Since we opened in 2011, my relationship with Curvy Kate has always been a mix of admiration and frustration. My love of their colorful aesthetic and willingness to include more options for higher cup sizes was dampened by professional problems with distribution, pricing, and marketing. Ultimately, despite being one of the first stateside retailers to stock the brand, I dropped the line a few years ago with no intentions of revisiting them. Within the last year, however, I heard Curvy Kate addressed both retailer and consumer concerns by improving fit and streamlining wholesale relationships. A few fellow store owners enjoyed great success with the line and encouraged me to reconsider my stance. Since Curvy Kate recently had a massive online sale to purge older fashion stock, I decided it was the perfect opportunity to reevaluate. To kick off my Curvy Kate reviews, I give you the Daily Dream—a soft, comfortable t-shirt alternative for fuller cups.
After much wavering and frantic Bratabase searches, I decided to order my usual UK 34H (US 34K) in the Daily Dream. In the past, Curvy Kate often ran small in the cup, but my research indicated the new system was more true-to-size. Since the pounds are slowly moving in the right direction again (take that you stupid thyroid!), I figured even if the H was too small now, I may fit it soon enough. It was a smart decision because the 34H is perfect. The band closes comfortably on the loosest set of hooks, and the cups do not have any overflow, wrinkling, or gaping. The center gore sits flat against my sternum with a soft tack toward the top which does not compromise lift, support, or separation.
If you are a long time fan of Curvy Kate, the Daily Dream is exceptionally reminiscent of the older Daily Boost—a colossal failure for me fit-wise. Like many older Curvy Kate styles, the combination of a wide underwire and a shallow cup pulled the fabric into my underarm sharply while also creating excess space between my tissue and the wire. Daily Dream neatly side steps these pitfalls, and my first thoughts upon clasping the bra was: Damn, this is a comfy bra! Like Boost, the Daily Dream features a three-section lightly padded cup. The lower two-sections sport a seam under the nipple for vertical lift while the upper section is more open at the top and deeper. The added space at the top works better for my balanced breast type, allowing the tissue to sit up naturally rather than be forced downward into the cup. Of course, full on bottom and/or softer tissue types may find the breasts settle into the cup, causing gaping near the top, due to the openness of the shape.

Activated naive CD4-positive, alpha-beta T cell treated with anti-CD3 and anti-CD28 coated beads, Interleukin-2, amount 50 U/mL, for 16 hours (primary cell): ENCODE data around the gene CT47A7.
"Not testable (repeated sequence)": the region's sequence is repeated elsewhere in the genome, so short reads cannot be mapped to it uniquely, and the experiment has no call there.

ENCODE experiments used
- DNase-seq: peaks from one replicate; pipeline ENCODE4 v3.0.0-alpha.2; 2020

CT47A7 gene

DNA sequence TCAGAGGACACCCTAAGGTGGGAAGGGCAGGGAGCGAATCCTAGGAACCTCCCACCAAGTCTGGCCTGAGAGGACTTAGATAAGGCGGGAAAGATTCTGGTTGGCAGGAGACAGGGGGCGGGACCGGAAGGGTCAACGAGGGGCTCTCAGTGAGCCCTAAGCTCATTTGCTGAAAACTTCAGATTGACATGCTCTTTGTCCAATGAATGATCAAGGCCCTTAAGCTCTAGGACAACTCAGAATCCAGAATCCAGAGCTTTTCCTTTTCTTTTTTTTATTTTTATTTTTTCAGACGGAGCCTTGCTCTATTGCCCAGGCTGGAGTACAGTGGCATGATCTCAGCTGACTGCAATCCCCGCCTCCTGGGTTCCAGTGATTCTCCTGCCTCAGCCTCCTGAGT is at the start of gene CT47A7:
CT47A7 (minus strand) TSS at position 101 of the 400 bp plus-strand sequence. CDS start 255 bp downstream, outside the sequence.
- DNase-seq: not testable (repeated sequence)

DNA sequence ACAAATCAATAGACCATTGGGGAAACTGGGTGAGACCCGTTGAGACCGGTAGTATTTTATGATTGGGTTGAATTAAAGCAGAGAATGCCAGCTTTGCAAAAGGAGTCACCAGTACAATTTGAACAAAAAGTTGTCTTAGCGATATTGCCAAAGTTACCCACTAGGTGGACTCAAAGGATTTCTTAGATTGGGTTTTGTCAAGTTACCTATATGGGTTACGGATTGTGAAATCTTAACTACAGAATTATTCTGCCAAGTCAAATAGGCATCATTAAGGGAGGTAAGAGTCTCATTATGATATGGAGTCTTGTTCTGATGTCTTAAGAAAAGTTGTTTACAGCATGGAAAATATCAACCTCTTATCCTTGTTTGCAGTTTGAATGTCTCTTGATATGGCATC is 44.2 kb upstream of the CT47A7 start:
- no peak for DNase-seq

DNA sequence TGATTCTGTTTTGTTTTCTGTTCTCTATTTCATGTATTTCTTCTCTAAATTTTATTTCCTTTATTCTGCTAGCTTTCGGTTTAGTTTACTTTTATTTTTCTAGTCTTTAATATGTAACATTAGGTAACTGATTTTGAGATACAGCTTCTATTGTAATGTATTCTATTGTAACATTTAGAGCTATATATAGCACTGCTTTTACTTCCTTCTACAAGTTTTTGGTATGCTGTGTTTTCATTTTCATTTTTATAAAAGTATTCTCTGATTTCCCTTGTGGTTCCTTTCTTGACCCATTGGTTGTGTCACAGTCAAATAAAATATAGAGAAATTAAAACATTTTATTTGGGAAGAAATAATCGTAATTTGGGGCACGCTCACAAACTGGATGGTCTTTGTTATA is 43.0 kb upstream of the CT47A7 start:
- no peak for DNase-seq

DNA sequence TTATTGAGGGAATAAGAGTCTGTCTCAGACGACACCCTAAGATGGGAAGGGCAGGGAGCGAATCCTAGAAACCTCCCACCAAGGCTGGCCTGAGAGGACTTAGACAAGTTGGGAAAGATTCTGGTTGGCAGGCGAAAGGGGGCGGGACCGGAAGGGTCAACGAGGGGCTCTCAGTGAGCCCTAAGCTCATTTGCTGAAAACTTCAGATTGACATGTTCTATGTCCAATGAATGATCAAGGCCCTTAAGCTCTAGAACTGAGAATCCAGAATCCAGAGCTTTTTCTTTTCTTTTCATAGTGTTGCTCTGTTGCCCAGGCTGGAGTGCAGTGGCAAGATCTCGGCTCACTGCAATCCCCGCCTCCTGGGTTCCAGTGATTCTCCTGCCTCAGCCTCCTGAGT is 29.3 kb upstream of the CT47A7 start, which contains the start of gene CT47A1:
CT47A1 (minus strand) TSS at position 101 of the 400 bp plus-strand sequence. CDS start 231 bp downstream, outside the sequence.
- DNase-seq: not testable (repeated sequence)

Daily Dream’s underwires are not quite U-shaped and have a more average placement, angling slightly at the top once on the body. On me, the bottom of the wire hits perfectly at the end of my breast tissue and then gradually moves further away toward the top. This shape can impact the comfort and fit by pulling the cup fabric into the arm which I previously experienced, but the Daily Dream exploits a lower wire and side to maintain exceptional comfort. Because of the improved fit and deeper cups, Curvy Kate offers a better shape than expected with excellent vertical lift and forward projection. Nevertheless, the straps are rather wide set, and I angled mine inwards to prevent shoulder slippage. Less broad shouldered types may have more problems keeping the straps in place.
In the US, the Daily Dream retails for $65, putting the style on par with Freya and Panache’s Superbra line with mostly comparable quality. The lightly padded cups are plush but supportive, and the fabrics on both the interior and exterior are extremely soft. Three hook-and-eye closures in the back provided added security, and the sturdy but not aggressive underwires separate and lift. However, the fully-adjustable straps are a bit stretchy and sometimes sink into my shoulder depending on how I move, and I also experience minor flipping of the band in the back. I’m a realist. I know I have back fat and a roll, and I sometimes experience this issue with cheaper bands. Washing and wearing does not improve it but it certainly doesn’t make it worse either. In my case, there is no discomfort or pain, and I only noticed it because of the photos.
Unlike its competitors, the Daily Dream boasts a superior size range with UK K cups (US O) available from 30 to 40 bands and UK G cups (US I) for 42 and 44 bands. Frankly, the range is unheard of in the UK full bust market, especially in padded cups. And the price? $65 for a bra that spans such a huge range is almost unbelievable, particularly given the quality for the bra is still quite good. Personally, I think in my size a $55 price point would have been better because I find it comparable more to the inexpensive Cleo line rather than the Superbra, but I understand offering such a broad range does factor into the final price.
Aesthetically, Daily Dream is a lovely minimalist style closely resembling the American t-shirt bra. Discreet seaming helps the bra blend under knits, and the light padding mitigates nipple concerns. I snagged a fun turquoise but the bra is also available in basics too. Just as with the Daily Boost, I like the use of a contrast upper lip on the cups and cute bows to keep the style from appearing too basic. Furthermore, the use of solid, crowd-pleasing colors and a basic style reminds me of brands like Natori or Wacoal, and I can see many American consumers appreciating what Curvy Kate offers here.
Overall, I fully expected not to keep any of my Curvy Kate purchases, but I am exceptionally happy to be proved wrong by the brand. Daily Dream exceeded my expectations and has been in regular rotation for several weeks already. The fabrics and fit have held up well to washing and wear, and I’m excited to try more styles from Curvy Kate in the future.